Sometimes you'd miraculously find it on the first try, other times you might have to search through the entire book to find it. If you did the search countless times, on average, you'd find the name you were looking for after searching through half of the phone book.

Mathematically, this can be expressed by saying you'd find the correct choice in X/2 tries -- if X is the number of total choices you have to search through. So, with four choices total, you'll find the correct one after two tries on average.

A quantum computer, using the properties of superposition, can find the correct choice much more quickly. The mathematics behind it are complicated, but in practical terms, a quantum computer searching through an unsorted list of four choices will find the correct choice on the first try, every time.

Read more at Science Daily

Labrador Retriever Adopts Duckling

A duckling whose mother was mauled to death by a fox has been adopted by a Labrador retriever, according to Yahoo News.

In true Disney-like fashion, the duck even has a name, "Dennis." It apparently was less than a week old when tragedy struck, but 4-year-old Fred the dog saved the day. Fred's owner, Jeremy Goldsmith, also was a good samaritan, permitting the new feathered pet.

Dogs may not always take a shine to cats, but they do seem to hook up with all sorts of species. One of my favorite such stories in recent years was about a pregnant dog that nursed a hurt squirrel back to health. That was perhaps more motherly instinct.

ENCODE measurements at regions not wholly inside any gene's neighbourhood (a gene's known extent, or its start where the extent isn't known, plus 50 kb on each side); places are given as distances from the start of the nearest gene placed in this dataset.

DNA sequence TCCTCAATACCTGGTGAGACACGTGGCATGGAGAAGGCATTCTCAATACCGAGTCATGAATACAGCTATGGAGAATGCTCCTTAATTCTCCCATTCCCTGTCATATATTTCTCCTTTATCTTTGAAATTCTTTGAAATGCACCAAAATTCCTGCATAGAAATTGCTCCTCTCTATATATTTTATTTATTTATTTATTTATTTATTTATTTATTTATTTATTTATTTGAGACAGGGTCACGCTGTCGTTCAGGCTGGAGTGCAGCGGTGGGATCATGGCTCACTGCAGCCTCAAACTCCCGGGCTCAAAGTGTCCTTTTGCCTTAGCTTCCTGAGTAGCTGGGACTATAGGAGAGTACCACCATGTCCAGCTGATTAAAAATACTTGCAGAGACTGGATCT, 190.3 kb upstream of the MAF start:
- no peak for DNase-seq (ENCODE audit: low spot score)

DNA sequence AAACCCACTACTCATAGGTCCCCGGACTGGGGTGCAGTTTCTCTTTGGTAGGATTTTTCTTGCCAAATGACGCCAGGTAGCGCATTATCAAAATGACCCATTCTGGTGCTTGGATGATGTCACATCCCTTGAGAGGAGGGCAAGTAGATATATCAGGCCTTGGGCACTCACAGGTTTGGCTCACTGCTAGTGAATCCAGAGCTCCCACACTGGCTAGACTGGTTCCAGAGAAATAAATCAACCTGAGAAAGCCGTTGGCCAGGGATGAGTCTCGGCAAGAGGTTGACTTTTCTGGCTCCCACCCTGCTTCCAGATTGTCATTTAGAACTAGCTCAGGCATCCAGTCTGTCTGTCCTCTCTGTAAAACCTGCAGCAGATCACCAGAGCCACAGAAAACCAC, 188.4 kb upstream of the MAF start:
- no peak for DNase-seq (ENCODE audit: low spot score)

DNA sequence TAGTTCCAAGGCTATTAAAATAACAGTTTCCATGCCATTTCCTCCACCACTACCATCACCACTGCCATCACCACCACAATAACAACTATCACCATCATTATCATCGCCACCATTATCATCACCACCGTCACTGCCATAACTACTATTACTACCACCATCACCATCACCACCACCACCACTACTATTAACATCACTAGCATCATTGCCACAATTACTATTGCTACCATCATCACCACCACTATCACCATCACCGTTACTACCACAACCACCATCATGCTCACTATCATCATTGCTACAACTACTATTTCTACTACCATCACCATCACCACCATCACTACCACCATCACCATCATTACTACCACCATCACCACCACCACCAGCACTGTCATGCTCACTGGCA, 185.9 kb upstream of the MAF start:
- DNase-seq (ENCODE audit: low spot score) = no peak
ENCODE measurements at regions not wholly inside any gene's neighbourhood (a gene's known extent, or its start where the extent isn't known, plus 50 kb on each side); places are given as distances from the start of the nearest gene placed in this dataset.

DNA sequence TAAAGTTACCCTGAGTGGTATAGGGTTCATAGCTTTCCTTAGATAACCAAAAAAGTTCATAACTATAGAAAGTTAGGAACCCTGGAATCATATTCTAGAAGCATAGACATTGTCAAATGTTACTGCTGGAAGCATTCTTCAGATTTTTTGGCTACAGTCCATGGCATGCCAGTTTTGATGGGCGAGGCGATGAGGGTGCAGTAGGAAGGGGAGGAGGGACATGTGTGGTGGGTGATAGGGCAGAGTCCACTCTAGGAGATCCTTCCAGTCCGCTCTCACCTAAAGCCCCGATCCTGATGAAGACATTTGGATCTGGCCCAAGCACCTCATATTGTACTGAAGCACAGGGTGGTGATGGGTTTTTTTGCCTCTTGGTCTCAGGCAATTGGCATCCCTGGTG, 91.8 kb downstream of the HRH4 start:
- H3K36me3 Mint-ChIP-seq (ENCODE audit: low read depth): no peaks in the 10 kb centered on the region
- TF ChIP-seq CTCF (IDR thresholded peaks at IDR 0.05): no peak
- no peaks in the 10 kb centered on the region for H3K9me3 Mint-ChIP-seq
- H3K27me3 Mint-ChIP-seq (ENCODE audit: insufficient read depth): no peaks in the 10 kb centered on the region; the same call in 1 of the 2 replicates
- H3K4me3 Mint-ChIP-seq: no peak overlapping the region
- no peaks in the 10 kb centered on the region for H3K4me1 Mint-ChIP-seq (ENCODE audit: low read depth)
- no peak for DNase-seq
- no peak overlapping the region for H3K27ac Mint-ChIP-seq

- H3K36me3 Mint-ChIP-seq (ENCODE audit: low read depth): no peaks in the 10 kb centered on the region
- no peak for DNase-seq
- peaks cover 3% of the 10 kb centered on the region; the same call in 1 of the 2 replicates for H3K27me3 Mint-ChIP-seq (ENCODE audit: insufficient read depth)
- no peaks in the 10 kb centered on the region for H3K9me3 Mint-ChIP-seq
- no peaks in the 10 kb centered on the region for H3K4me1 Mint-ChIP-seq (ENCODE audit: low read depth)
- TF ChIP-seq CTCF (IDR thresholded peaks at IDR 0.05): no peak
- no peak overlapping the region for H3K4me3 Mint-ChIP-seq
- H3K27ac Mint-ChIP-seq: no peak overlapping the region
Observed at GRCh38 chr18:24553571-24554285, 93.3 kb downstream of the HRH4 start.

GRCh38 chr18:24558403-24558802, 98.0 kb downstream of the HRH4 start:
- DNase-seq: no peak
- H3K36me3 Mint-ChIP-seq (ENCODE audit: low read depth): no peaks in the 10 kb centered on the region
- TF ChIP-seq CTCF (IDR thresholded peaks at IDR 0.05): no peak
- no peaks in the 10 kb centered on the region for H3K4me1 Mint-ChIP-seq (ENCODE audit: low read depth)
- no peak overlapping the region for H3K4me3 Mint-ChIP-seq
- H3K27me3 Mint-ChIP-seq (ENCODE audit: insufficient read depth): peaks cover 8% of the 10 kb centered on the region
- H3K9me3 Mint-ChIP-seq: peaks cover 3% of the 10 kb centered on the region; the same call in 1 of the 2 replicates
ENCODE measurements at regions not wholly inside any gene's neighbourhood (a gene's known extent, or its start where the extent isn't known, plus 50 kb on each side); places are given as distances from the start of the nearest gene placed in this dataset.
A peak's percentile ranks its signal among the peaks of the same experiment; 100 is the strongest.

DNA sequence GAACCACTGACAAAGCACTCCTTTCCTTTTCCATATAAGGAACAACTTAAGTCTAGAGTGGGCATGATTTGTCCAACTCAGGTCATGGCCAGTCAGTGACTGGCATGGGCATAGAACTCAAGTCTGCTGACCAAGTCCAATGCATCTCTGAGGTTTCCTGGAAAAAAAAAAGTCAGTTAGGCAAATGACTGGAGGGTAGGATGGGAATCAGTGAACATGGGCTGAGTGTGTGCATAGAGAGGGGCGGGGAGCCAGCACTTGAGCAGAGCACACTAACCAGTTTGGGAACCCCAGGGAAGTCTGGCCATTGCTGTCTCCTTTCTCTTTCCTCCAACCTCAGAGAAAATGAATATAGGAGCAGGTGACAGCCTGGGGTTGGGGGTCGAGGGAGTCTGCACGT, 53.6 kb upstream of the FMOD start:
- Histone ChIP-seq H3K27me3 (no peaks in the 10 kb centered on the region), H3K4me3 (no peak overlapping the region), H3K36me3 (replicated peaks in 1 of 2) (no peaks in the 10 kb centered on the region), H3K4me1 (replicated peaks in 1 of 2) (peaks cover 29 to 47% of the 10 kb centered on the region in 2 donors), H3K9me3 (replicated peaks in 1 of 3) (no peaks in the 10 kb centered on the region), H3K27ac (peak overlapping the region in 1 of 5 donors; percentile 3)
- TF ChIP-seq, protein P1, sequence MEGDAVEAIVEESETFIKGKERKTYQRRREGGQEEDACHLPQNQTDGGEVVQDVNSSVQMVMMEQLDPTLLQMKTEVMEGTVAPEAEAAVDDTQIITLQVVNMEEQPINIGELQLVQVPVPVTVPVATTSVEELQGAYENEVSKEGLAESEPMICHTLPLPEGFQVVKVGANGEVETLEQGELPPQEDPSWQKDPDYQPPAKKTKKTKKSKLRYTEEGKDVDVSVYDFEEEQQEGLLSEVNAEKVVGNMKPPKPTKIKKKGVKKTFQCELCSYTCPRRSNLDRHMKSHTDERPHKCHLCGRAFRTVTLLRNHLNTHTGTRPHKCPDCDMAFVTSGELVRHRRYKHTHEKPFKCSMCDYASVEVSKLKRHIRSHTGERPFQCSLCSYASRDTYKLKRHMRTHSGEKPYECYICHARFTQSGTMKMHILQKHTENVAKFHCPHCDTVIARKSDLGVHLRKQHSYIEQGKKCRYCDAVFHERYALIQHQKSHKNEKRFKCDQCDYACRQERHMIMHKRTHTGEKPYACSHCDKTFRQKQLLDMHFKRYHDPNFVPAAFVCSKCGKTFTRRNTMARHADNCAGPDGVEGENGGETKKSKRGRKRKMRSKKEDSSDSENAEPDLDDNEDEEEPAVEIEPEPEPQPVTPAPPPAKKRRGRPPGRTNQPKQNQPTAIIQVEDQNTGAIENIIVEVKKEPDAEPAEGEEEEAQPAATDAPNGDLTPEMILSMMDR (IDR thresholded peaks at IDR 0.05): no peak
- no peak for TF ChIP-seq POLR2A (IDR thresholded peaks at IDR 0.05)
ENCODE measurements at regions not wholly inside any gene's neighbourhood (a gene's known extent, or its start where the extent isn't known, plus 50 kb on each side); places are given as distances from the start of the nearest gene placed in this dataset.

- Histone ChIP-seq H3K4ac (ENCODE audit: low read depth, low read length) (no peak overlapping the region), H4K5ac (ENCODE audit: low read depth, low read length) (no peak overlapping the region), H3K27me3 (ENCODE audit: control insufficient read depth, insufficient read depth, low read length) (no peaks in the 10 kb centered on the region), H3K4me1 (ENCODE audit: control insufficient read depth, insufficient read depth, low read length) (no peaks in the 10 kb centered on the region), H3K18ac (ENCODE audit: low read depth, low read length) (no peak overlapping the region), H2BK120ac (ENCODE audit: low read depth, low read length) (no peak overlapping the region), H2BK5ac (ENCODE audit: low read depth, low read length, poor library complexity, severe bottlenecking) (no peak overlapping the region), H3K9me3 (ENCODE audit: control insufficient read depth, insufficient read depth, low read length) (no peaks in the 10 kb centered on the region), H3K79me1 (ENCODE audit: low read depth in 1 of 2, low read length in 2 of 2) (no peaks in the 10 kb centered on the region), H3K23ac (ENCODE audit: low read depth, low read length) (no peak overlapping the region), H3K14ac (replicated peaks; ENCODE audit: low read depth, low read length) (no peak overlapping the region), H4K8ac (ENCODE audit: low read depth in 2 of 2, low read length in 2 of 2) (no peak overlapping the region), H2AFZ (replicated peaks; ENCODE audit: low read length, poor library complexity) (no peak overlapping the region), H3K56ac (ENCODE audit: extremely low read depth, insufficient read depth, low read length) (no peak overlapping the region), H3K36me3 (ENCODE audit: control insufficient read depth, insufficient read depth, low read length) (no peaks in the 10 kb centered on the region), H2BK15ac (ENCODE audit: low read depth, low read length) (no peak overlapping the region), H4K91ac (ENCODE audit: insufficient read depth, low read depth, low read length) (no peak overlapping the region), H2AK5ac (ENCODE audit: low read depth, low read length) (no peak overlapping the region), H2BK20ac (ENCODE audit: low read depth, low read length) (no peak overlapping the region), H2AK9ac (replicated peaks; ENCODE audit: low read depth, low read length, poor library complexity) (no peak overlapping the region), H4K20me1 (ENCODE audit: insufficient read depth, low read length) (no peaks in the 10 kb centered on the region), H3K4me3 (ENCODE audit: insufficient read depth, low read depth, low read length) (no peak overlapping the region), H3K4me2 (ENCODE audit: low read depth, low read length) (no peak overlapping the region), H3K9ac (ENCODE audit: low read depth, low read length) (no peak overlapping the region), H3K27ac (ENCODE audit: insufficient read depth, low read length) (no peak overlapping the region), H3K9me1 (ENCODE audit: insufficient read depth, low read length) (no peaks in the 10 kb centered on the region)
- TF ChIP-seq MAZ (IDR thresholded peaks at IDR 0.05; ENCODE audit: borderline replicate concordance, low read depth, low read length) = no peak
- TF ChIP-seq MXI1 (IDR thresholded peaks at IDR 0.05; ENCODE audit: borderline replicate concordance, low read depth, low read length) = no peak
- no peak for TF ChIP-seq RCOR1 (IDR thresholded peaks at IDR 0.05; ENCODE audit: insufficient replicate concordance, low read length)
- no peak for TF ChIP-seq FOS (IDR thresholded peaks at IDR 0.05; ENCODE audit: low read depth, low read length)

In this case, Fred found orphaned Dennis and licked the little duckling clean. A friendship must have been forged in that moment, as the unlikely mates sleep together, play together and even go swimming in the local pond, according to the Daily Mail.

I'd probably do such romping too if I lived where they dwell. The animals and Goldsmith all reside at Mountfitchet Castle in Stansted, Essex UK.

Goldsmith told the Daily Mail, "It is amazing to see the two of them together. When we found Dennis he was quite frail and he clearly would not have survived another day on his own."

He continued, "Fred, who has always been extremely loving, went straight up to him and began to lick the little bird clean. Since then Dennis has not stopped following him around and Fred has pretty much adopted him."

"Dennis snuggles up to Fred at night, he will clamber up on top of him and they even go swimming together - but Fred is a lot less graceful in the water. I don't think the duckling would have made it without Fred - his loving nature really does make a difference."

Read more at Discovery News

Earth's Orbit Blamed for Ancient Hot Spells

About 55 million years ago, an intense heat wave hit the planet. Earth's surface temperature surged by 9 degrees Fahrenheit (5 degrees Celsius). Then, after a relatively short time, the heat subsided, only to be followed by at least two similar, but smaller heat waves.

Based on chemical clues preserved in rocks, scientists believe a surge of carbon dioxide warmed the planet. But where did all of this greenhouse gas come from?

A team of scientists is proposing that it came from the melting of permafrost, frozen soil packed with organic matter, after cycles in the Earth's orbit warmed up the areas near the poles. The melting released a massive amount of carbon into the atmosphere, keeping reflected sunlight from escaping and causing the heat wave.